I hadn’t read, indeed hadn’t thought of, a Guthrie since The Big Sky, lo, these many years past. A buddy got hooked on him recently and has read all six of the Guthrie settling-of-the-west series in the last year or so. I finally decided to join him for at least part of the trip. The Way West, an Oregon Trail wagon train tale, is a sequel to The Big Sky, which is a mountain man saga. It received the 1950 Pulitzer and became a big film in 1967 starring Robert Mitchum and Kirk Douglas, so it has definitely carved a place for itself in American popular lit. Guthrie has some impressive screen credits outside his novels, including the classic, Shane.

Someone once told me that there are two kinds of stories–1) Someone goes on a journey; 2) A stranger  comes to town. Sane is the archetypal #2. But back to The Way West.


Beaver trapping and mountain men are history in the spring of 1845 Missouri when the Way West wagon train germinates. Guthrie lets the journey structure his story. He begins with the formation of a group containing men and women who seek, variously, land, adventure, American domination of the continent, et al, and follows them and across what was to become a well-worn trail before leaving  them in sight of Fort Vancouver on the Columbia River in early September.

We get a nice collection of characters–an overbearing Captain, a mountain man who’s tried to settle down but can’t quite (especially since his wife’s death) a preacher trying to convert the heathen, a few men of weak and/or vengeful character, a couple of 17-year-olds feeling their oats, and a bunch of strong, stoic Victorian-era women. Guthrie gives us plentiful details of the preparations. Everyone required to bring certain provisions, to obey certain rules, a provisional government. He establishes a language that probably never exactly existed in history, but serves to help create a world for the book:

Up the Sweetwater and over the Southern Pass and down the Sandy to the Green he was seeing the wild goats, or antelopes as people were calling them now, and the young ones running with them, light and skittery as thistle bloom. And it came on toward night, and the sun was down and the fire of its setting dead, and the coyotes were beginning to yip in the hills and the stars to light up, and there was the good smell of aspen smoke in his nose.


People wouldn’t let a man with a grief do anything for himself. They brought him meat and bread and cake . . . and they tidied up his place and build a walnut box and dug a grave and the women laid the body out. And all of them stayed around–the men smoking and chewing and talking pigs and crops and the women talking women’s talk–until the body was in the ground and the earth thrown on top.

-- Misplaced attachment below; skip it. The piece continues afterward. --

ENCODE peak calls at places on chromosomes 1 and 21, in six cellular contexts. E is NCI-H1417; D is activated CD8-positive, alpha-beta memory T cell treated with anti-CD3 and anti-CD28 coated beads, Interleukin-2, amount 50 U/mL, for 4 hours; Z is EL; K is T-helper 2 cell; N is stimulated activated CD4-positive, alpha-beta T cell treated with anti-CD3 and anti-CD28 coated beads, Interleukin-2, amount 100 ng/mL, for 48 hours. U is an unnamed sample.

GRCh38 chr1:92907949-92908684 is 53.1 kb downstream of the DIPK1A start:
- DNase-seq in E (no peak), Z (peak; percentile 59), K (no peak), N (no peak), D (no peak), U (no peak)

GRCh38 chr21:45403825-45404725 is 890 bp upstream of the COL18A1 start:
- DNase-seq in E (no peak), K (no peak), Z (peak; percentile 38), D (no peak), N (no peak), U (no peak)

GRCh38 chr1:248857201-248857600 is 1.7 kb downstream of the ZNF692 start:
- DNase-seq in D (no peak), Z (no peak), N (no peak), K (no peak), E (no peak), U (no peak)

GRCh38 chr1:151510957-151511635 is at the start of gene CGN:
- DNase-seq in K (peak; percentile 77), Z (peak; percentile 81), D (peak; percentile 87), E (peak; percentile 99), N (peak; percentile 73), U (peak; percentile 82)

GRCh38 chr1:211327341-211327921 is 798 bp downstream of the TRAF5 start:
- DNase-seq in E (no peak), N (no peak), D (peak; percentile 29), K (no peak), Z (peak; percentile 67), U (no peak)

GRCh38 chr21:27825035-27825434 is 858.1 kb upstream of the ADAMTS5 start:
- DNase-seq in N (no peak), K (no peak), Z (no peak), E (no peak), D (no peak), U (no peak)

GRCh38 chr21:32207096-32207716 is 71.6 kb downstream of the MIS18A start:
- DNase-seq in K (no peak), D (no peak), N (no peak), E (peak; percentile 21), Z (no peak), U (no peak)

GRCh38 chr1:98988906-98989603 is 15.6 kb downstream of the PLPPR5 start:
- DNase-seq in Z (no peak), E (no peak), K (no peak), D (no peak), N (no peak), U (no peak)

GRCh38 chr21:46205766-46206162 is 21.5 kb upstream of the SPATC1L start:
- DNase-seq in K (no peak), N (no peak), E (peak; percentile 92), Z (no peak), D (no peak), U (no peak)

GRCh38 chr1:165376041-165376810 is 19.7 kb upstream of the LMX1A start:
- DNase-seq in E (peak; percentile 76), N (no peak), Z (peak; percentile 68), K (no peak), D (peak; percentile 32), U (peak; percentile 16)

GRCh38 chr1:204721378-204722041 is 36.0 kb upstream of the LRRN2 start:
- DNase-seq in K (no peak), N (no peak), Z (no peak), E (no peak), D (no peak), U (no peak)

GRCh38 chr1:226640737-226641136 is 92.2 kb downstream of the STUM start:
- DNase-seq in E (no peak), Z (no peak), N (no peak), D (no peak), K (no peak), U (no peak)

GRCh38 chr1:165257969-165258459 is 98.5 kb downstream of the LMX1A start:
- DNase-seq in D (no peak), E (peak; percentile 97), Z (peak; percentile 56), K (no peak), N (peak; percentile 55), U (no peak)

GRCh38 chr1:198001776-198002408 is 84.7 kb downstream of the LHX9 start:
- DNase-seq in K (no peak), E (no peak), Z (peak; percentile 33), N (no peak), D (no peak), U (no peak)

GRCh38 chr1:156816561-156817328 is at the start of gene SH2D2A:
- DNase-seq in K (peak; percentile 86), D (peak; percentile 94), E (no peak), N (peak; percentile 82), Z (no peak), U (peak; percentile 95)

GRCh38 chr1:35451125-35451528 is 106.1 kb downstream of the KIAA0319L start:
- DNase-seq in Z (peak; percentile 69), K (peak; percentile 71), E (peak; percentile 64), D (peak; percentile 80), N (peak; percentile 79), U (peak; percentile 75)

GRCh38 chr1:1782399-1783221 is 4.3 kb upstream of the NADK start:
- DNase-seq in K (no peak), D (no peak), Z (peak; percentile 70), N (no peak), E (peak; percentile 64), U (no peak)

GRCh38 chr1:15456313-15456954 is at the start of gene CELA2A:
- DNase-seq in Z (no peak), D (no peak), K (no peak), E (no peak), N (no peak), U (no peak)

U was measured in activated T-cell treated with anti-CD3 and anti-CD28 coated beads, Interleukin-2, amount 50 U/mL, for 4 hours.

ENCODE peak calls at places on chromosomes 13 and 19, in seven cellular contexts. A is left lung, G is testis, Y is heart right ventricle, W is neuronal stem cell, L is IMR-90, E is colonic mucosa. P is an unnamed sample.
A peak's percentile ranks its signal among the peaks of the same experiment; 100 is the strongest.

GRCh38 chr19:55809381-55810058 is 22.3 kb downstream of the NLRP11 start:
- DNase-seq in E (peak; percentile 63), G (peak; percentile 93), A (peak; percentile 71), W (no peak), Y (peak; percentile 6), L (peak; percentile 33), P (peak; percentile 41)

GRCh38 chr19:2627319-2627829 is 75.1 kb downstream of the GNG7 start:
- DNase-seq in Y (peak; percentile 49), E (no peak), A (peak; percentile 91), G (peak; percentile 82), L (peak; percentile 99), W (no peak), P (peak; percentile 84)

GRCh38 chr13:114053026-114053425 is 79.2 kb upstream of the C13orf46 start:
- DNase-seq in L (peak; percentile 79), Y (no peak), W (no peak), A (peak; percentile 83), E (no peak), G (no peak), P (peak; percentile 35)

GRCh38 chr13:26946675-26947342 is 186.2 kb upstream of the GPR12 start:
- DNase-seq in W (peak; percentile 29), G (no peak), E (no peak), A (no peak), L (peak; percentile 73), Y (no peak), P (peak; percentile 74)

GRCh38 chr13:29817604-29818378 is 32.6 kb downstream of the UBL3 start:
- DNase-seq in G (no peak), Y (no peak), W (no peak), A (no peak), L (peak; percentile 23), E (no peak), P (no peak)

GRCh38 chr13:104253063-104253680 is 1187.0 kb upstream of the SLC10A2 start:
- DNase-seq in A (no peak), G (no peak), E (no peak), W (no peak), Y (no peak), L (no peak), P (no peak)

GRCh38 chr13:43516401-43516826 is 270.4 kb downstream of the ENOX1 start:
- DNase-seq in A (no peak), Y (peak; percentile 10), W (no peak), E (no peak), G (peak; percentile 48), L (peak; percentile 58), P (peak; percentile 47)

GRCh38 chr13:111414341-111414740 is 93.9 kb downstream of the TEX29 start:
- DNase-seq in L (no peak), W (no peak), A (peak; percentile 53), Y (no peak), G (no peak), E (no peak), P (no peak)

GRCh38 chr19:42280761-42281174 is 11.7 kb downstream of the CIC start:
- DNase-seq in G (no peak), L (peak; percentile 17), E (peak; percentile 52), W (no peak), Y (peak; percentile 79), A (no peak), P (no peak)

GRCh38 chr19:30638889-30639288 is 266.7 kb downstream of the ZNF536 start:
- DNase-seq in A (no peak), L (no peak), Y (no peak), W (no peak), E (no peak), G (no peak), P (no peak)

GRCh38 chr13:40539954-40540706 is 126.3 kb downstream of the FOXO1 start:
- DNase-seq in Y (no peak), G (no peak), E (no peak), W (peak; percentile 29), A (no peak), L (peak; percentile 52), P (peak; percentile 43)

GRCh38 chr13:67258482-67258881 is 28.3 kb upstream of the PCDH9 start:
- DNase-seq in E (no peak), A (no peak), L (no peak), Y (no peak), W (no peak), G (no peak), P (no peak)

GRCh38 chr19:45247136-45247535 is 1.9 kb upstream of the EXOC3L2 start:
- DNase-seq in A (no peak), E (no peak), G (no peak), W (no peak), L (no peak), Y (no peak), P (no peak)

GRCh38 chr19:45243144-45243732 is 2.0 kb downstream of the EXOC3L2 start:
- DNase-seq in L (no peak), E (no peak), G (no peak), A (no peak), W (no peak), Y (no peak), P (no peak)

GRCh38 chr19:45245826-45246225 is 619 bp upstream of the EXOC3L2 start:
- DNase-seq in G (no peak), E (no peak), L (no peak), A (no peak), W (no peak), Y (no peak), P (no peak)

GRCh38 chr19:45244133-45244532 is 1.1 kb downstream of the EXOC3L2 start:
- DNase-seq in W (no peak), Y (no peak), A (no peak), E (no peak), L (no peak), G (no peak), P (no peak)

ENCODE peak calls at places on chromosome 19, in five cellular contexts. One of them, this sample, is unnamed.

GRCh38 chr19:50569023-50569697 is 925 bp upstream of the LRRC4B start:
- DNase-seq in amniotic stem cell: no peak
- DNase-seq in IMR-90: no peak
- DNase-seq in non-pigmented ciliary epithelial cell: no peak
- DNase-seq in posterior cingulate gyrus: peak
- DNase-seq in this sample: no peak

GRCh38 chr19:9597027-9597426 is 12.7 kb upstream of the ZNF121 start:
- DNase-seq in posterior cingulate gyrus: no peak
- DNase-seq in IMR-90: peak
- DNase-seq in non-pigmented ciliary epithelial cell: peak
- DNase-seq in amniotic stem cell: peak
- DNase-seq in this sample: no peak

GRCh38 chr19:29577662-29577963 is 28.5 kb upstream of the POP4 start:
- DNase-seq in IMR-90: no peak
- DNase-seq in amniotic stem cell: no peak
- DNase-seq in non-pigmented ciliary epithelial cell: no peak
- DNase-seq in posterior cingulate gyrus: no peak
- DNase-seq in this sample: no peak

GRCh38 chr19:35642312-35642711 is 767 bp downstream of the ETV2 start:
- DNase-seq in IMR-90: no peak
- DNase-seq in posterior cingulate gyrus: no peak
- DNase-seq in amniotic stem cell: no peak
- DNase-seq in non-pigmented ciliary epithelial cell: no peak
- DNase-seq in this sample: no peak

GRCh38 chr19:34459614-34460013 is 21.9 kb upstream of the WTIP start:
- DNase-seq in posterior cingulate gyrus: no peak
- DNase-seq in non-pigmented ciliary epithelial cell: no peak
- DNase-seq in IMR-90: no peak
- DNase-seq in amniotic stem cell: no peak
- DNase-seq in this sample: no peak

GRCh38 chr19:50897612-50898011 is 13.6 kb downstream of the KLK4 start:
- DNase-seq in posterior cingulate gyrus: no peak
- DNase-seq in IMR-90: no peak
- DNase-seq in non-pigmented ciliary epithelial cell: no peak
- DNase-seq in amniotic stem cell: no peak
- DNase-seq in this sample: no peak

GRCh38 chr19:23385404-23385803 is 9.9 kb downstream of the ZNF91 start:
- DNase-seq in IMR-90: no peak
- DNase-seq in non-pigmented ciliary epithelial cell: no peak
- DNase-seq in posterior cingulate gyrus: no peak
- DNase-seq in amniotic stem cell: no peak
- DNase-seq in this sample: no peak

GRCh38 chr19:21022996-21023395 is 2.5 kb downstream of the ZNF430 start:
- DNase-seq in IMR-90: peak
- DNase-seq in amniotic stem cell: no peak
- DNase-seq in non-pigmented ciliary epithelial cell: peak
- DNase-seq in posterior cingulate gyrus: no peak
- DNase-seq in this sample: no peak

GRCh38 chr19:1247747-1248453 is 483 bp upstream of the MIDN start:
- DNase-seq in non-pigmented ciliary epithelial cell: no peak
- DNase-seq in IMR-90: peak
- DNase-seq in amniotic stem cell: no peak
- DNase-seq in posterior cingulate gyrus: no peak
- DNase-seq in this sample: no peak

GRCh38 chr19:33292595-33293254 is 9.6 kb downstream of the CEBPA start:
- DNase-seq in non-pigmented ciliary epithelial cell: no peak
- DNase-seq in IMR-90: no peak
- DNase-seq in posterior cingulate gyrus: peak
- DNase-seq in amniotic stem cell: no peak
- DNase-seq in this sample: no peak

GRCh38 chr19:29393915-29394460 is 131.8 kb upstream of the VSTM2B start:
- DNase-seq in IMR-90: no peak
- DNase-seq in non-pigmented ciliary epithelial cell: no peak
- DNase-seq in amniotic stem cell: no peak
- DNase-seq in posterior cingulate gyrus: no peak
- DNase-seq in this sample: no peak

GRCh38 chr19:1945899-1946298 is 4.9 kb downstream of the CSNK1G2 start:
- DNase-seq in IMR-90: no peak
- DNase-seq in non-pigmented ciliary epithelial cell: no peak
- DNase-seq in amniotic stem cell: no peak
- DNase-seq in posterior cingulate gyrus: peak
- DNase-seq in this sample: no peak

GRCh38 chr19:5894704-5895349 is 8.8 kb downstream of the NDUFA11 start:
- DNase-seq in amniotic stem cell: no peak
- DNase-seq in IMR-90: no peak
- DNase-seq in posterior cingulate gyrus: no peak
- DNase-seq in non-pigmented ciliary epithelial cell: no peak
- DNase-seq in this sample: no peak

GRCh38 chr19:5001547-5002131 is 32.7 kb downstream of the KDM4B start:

As such journeys go both in history and literature, the train suffers no horrendous disasters. There are deaths, disease, Indians, calamities–tests of character and proving grounds for concepts of justice and right–but no massacres, no incinerating wildfires, no marauding hordes (though there are hostile Indians). Guthrie’s emphasis is not on catastrophe, but on character. He spends many pages inside the hearts and heads of key actors in the drama, exploring the motivations behind the many acts of courage and betrayal that occur as individuals create and react to each crisis. Thrown together in circumstances where they can’t easily escape one another, character flaws hidden in gentler environments get thrown into relief, and the resulting actions have consequences they never would in a context like a town or city where they might be absorbed or even ignored. Secrets will out, and how people react when they are revealed is in turn a test of that character. Guthrie is masterful at exploring the psyche this way.

Still, I have a hard time with the writing when his language gets excessive and he starts with his exclamation marks:

He held tight as the mountains fell away. He said not yet, not yet, while in his gaze a softer country swam. Not yet, not yet, and then ahead, beyond a grass-green prairie, mellow in the sun, the lines of Fort Vancouver with a great ship standing by! Across from it, unseen in the wooded flow of land, the waters of Willamette!

For all my objections, though, I think no one has done this as well. And if you have a hunger to learn some history of America’s western frontier, and would rather have a story than a textbook, A.B. Guthrie’s your man.

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